Ripon Hornblower

The current situation has necessitated changes to one of the most loved ancient traditions in the region. For the time being, the hornblowers of Ripon are performing their ceremony of setting the watch for the city from their own homes instead of from the base of the obelisk in the market square.

The tradition dates back over a thousand years to Saxon times when Viking raids were common occurrences and people lived in fear of their property, livestock and even lives being lost in night-time attacks.

In 886, the English King was Alfred the Great and he made it his mission to visit his people bringing a message of safety and stability. In Ripon he granted the people a Royal Charter and gave them a symbolic horn as a gift, advising them that they should be always alert to the dangers of invaders.

The people of Ripon decided to employ a night watchman that they called a “wakemen” to patrol from dusk until dawn ready to sound the horn gifted by the King should he spot any trouble approaching. For further reassurance, the wakeman sounded the horn at each of the four corners of the market place at 9pm every night to let the people know that he was on duty and they could sleep easily. This sounding of the horn at 9pm became known as setting the watch.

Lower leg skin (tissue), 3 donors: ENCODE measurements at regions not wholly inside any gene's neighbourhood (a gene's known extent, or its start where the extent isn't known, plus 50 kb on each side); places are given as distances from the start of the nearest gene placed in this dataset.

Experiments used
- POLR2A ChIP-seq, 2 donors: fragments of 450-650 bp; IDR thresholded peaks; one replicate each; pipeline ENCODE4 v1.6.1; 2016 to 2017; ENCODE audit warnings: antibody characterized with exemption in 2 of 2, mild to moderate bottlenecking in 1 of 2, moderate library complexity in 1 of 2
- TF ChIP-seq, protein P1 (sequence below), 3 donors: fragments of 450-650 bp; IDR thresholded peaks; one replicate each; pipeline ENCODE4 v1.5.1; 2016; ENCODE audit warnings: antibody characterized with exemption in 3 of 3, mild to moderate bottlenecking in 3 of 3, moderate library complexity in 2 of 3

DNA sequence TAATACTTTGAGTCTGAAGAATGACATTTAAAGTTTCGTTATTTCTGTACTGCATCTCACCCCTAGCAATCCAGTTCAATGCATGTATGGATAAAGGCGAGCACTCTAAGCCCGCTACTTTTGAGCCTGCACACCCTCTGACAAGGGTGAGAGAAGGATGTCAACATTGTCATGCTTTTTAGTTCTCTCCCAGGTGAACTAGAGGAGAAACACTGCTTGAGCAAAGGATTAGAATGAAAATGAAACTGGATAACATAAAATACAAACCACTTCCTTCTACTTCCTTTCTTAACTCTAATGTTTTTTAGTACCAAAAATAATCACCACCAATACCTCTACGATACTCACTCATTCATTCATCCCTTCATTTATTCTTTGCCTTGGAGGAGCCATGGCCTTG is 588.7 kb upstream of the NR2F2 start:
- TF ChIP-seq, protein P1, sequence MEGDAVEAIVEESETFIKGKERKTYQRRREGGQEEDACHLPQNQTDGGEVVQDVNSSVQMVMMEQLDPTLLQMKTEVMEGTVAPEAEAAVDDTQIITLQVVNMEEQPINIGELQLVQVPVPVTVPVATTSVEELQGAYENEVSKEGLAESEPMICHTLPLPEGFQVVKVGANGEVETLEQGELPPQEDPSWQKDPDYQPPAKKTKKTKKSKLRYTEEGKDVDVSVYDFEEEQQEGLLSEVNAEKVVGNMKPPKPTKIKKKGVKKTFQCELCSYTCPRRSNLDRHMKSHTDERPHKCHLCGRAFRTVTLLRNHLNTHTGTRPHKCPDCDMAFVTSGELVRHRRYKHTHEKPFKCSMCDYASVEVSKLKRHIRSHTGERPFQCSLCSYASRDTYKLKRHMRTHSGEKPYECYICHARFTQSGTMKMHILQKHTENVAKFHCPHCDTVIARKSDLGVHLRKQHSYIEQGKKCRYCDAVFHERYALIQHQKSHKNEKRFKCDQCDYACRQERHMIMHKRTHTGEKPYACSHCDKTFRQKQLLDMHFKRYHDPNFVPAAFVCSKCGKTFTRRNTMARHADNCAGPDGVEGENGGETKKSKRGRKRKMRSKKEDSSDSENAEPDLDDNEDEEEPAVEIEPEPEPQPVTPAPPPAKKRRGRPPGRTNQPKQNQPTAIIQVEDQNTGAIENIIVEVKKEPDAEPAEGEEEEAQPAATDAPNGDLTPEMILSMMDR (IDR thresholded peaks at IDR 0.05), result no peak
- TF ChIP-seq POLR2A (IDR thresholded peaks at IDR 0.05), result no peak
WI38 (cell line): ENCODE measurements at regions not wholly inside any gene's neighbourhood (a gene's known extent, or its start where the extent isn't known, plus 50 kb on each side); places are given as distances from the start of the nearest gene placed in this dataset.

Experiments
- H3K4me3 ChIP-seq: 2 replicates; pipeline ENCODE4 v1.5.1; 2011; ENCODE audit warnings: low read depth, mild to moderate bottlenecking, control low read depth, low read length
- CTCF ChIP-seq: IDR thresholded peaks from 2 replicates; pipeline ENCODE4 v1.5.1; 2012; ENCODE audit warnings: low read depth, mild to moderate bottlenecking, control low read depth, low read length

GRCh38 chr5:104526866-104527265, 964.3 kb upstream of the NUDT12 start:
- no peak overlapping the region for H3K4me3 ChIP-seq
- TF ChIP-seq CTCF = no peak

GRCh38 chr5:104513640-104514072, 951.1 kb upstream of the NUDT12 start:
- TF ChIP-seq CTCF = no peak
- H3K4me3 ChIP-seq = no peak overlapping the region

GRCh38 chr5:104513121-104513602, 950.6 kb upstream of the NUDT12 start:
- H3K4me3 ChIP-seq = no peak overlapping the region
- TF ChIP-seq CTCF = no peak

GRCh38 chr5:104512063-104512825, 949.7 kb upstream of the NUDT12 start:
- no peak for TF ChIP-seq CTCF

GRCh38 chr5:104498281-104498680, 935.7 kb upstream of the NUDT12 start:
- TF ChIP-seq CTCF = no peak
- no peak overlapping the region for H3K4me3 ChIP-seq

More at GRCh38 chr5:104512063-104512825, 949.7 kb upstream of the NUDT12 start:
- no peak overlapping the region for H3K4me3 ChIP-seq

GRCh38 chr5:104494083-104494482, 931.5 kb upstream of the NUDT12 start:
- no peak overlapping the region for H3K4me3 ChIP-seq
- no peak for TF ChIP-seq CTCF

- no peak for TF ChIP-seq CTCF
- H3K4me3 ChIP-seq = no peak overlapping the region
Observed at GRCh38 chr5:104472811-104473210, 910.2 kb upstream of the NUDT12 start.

That ritual is still carried out at nine o’clock every night at the Obelisk in Ripon market square by the current hornblowers (the duty is shared between four incumbents and they have more than one horn too!) and has not been missed, not for a single night, in over 1100 years. Usually this spectacle attracts quite a crowd of interested tourists wanting to see the ceremony, hear more about the tradition and have the opportunity to ask the hornblower questions and take a selfie or two with them. The current lockdown rules have imposed some changes in that the hornblowers are setting the watch from their own homes rather than the market square location and their audiences are only able to watch them online @Ripon Hornblowers on Facebook. All hornblowers live with the city boundary and the horns can be heard as the watch is set at 9pm as usual.

We look forward to seeing the hornblowers in their traditional uniforms blowing their horns to set the watch at the obelisk in Ripon town square again soon. If you haven’t had the opportunity to see it in person yet, we recommend that you pop it on your to do list.

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